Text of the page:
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 SAA's Online Seminar Series Minimize

SAA’s Online Seminar Series

SAA’s Online Seminar Series offers free and fee-based professional development opportunities designed for students and archaeologists seeking to enhance their skill sets or knowledge base.

Why take an online seminar from SAA?

  • Keep up to date on developments in the field with the help of a leading  expert.
  • Enhance your skill set and knowledge base quickly and easily in just an hour or two.
  • Advance in your job or career: Most SAA Online Seminars are RPA Certified and RPAs can receive Continuing Education Credit on the certified seminars.
  • Receive a certificate of completion from SAA .

Additional Information and Requirements  

General Information

  • Cancellations are allowed up to 14 days before the online seminar. All cancellations are subject to a $25 processing fee.
  • Each member-only SAA online seminar will accommodate 75 computer connections or "seats." All fee-based seminars will accommodate 40 "seats".

  • Registration for individual seminars closes one week prior to the start time or when the limit of  "seats" is filled.

  • Participants must have an internet connection and a computer with speakers to participate.

  • All one-hour, member-only online seminars will be recorded and available in our archive for SAA members. Two-hour seminars will not be recorded.
  • All times are in the Eastern Time Zone.

Group Registration

  • Two or more individuals sharing a single computer connection or "seat" may qualify for the group rate. Only the primary registrant is required to be an SAA member to receive SAA group-member pricing.
  • When registering groups, the primary registrant must submit the name and email address of each group participant in an Excel file seven days before the course date to elizabeth_pruitt@saa.org. We regret that we cannot add group participant names after that time. Only registered participants will receive certificates of completion once their participation had been verified by the primary registrant.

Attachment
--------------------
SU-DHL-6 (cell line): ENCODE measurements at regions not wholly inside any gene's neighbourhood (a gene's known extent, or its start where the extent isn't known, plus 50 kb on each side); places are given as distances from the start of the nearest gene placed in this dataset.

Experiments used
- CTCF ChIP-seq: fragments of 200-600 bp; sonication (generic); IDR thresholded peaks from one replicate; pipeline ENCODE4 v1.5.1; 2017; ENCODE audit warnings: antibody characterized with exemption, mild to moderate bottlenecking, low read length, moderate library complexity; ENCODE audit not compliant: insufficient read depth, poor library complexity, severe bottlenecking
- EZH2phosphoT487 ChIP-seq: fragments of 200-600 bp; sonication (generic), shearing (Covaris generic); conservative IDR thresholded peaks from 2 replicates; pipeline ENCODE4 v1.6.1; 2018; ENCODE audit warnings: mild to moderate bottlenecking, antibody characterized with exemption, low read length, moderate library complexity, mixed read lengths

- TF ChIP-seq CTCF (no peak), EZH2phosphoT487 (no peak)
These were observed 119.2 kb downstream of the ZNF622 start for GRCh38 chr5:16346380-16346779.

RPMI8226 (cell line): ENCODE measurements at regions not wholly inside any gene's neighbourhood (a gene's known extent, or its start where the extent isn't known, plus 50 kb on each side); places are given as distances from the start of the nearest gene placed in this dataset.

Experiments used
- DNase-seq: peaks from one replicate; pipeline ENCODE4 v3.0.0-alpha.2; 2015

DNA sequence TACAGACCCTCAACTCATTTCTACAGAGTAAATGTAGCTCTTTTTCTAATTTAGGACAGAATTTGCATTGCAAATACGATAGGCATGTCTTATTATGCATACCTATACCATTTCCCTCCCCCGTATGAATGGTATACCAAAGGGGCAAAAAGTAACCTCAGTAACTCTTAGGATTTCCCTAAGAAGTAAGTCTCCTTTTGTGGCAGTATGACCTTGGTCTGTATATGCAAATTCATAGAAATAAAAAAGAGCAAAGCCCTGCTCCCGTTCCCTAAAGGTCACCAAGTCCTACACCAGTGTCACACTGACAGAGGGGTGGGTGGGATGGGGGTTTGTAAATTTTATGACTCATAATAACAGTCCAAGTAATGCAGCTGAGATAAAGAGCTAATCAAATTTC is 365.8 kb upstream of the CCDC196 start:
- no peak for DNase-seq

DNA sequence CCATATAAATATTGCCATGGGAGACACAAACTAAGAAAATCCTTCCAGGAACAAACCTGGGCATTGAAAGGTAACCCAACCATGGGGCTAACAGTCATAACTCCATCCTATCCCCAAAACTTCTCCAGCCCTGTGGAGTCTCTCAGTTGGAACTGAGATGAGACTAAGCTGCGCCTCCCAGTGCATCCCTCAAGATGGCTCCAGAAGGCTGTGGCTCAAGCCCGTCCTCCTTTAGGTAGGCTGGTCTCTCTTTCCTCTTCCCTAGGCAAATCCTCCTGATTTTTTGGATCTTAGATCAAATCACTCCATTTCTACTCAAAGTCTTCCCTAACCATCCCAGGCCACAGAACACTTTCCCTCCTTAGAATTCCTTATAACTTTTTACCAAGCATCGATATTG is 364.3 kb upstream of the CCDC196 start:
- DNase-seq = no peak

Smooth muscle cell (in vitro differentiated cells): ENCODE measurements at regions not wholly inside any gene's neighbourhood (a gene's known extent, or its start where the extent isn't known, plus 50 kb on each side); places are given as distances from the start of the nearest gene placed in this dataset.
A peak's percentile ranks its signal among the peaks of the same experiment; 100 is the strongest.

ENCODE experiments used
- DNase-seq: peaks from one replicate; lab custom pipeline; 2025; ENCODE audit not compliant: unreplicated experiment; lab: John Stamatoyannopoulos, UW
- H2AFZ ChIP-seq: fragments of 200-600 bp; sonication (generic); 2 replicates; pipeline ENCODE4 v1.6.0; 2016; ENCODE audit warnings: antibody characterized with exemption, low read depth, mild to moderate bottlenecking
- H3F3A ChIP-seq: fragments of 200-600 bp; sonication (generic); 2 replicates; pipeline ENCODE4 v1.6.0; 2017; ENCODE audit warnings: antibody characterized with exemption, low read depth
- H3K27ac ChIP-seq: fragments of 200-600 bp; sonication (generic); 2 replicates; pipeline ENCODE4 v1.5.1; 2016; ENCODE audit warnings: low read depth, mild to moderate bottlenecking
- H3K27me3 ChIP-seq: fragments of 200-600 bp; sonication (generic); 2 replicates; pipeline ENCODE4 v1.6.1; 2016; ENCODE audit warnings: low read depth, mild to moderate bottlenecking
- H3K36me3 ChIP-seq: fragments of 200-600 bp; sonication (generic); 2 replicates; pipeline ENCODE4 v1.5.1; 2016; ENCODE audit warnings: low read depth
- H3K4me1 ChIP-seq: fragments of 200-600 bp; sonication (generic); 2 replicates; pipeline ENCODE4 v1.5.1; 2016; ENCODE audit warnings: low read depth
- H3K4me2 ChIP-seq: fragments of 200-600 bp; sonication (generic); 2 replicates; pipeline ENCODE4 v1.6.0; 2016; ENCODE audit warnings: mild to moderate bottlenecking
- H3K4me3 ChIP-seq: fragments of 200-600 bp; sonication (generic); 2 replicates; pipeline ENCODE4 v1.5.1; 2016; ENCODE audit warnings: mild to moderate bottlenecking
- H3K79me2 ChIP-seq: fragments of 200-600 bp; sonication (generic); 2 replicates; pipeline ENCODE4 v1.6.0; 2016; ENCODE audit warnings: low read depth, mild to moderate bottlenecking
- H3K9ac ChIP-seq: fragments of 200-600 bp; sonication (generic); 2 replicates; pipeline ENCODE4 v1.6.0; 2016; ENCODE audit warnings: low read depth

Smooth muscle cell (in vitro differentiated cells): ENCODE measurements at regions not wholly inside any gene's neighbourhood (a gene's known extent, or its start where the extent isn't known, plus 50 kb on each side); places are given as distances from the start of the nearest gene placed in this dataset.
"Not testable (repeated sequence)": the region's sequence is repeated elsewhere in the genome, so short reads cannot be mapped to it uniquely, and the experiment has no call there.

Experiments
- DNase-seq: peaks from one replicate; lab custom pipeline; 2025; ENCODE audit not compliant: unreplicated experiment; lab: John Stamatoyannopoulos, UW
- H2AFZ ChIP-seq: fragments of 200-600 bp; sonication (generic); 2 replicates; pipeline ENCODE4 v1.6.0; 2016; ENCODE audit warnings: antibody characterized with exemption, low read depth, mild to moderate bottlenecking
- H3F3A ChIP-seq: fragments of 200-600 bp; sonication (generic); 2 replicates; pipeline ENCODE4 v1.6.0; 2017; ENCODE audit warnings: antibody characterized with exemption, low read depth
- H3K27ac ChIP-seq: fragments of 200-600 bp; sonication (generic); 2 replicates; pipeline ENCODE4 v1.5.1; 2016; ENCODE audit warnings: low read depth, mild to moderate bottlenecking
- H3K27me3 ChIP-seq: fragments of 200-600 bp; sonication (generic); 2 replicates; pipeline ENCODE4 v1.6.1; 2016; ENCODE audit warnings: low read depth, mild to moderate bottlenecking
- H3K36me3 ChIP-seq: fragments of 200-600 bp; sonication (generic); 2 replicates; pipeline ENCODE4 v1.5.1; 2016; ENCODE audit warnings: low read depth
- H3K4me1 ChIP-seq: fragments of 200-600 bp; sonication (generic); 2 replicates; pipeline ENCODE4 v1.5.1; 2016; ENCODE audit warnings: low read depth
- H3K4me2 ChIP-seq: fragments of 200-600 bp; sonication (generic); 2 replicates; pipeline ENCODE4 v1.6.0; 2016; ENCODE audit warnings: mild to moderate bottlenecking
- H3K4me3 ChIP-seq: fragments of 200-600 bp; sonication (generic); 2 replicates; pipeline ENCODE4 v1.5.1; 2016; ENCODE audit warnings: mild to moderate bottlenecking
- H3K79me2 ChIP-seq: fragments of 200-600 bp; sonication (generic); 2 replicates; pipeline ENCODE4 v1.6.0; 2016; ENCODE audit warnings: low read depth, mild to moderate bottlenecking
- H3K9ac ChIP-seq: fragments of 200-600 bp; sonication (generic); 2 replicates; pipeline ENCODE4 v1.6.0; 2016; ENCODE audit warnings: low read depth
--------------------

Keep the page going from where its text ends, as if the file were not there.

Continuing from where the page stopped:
Contact Us

Online Seminar Series FAQ

Upcoming Courses

Registration for fee-based online seminars opens when the course description is posted. Registration for free online seminars opens approximately 12 days prior to the course date.

Check back often. Our list of online seminars will be growing soon.        

Recent Seminars

  
Ancient DNA 101: What you need to know to Establish a Successful Project

Date/Time

December 12, 2017 12:00-2:00pm  ET SOLD OUT!

Description

Recent technological advances in genetics, such as high-throughput sequencing (HTS), have radically transformed ancient DNA (aDNA) research, making it more accessible and affordable for archaeologists than ever before. This seminar will provide a brief introduction to the field of paleogenomics, with an emphasis on the range of questions that can be addressed using current technologies, as well as some potential challenges. We will also explore how much an aDNA study actually costs and the role of student training in aDNA labs. Participants will learn how to identify questions that are amenable to genetic analysis and acquire strategies for how to set up successful collaborations with aDNA labs.

Objectives

The objectives for this course are to:

a.    Provide an update on major changes in ancient DNA technologies over the past 5 years.

b.    Highlight the range of questions that current ancient DNA methods can investigate.

c.    Address challenges in ancient DNA research, such as sample preservation and data authentication.

d.    Provide strategies for identifying potential research partners and establishing successful collaborations with aDNA labs.